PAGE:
It appears to be admitted that at this time, the interrogating officer was aware that counsel had been appointed by the magistrate to represent the defendant. Notice, however, was not given counsel of the proposed interrogation, nor was counsel present. Defendant did not request that his counsel be present although, as stated, he was advised of this right.

Before interrogation was attempted defendant was permitted the use of the telephone to call any persons with whom he desired to communicate. He did call and talk to his mother and his probation officer. He thereafter asked permission to speak directly with his accomplice and such permission was granted. Following the conversation with the accomplice, defendant informed the interrogating officer that he *201 did not wish to make a statement. Accordingly, defendant was returned to jail.

At about 5:00 o'clock in the evening of December 21st Gerzanich arrived at the jail, requested and was granted permission to talk with defendant. Following their conversation defendant informed the officer who had theretofore undertaken to interrogate him that he wished to make a statement relating to his part in the alleged crime. He was then asked whether the statement would be freely and voluntarily made, to which defendant answered in the affirmative. Defendant was then taken to the interrogation room.

Appointed counsel was neither notified nor present at this interview. It appears that the officer and defendant contemplated that a statement in writing would be made by defendant. The officer suggested to defendant that any such statement be prefaced by a form declaration which was read to and approved by defendant. The suggested form which was incorporated in the statement is in the following language:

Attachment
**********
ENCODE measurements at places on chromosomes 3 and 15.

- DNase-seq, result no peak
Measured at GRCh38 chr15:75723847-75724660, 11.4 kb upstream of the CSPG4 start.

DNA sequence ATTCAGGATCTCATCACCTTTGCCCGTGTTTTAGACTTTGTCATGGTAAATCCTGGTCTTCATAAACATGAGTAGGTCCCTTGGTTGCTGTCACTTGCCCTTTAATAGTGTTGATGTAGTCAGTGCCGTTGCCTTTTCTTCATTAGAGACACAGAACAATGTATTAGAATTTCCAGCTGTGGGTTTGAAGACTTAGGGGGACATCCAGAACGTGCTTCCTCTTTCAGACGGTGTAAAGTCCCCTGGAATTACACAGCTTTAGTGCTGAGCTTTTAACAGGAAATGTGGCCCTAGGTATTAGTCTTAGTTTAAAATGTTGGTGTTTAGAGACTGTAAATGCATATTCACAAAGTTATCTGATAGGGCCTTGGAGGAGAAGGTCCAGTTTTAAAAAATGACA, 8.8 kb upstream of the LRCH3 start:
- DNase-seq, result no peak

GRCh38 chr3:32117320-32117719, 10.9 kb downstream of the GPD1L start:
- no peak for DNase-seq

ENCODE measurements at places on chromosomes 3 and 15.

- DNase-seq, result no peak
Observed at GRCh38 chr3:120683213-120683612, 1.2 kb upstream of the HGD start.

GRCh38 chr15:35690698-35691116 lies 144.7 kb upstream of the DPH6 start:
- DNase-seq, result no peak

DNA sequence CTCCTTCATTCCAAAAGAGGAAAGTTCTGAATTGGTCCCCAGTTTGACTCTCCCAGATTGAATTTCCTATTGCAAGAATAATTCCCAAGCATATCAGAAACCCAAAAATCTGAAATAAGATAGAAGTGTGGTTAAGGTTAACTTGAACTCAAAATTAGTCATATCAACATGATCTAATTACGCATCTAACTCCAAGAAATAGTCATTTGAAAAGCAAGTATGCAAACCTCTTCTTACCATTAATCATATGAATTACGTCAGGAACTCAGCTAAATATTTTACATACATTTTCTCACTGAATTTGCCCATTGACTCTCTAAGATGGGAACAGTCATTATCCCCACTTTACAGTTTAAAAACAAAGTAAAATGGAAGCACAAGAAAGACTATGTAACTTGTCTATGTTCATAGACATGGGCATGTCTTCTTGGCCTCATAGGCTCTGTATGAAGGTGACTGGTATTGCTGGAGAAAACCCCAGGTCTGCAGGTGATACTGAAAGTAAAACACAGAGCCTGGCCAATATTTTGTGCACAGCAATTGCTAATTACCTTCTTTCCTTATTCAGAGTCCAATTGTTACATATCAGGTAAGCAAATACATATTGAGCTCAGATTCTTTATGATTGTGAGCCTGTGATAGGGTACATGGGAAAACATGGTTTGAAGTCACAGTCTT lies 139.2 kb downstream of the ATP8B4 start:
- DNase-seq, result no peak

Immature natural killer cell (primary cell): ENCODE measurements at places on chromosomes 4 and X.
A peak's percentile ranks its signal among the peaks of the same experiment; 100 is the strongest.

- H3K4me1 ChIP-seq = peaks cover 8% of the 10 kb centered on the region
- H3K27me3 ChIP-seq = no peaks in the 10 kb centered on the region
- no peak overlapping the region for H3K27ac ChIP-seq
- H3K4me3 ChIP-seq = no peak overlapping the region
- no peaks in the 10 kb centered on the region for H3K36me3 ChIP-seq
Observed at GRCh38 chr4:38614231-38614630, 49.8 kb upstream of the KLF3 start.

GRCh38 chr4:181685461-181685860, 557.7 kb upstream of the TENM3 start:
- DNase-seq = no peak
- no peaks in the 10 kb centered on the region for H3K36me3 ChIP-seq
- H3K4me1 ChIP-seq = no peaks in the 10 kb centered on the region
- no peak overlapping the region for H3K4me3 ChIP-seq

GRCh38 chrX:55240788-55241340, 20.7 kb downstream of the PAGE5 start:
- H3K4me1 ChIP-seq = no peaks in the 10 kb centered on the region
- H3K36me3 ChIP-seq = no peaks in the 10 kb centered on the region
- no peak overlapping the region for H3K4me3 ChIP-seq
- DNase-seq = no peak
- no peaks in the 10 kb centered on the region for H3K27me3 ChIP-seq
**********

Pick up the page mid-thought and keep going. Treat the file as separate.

"I, ____, willingly and voluntarily give this statement, and no promises nor threats have been made to me to get me to do so. I understand that I have a right to remain silent, that I do not have to say anything, that anything I do say may be used in Court against me, that I am entitled to talk to a lawyer before giving a statement, and to have my lawyer here during questioning and that if I want a lawyer, but do not have the money to hire one, one will be provided for me."

Defendant then dictated to a typist a full confession as to his part in the robbery. After the confession had been typed it was read, corrected in part by defendant, and signed by him. As we have stated, this confession was received in evidence over defendant's objection.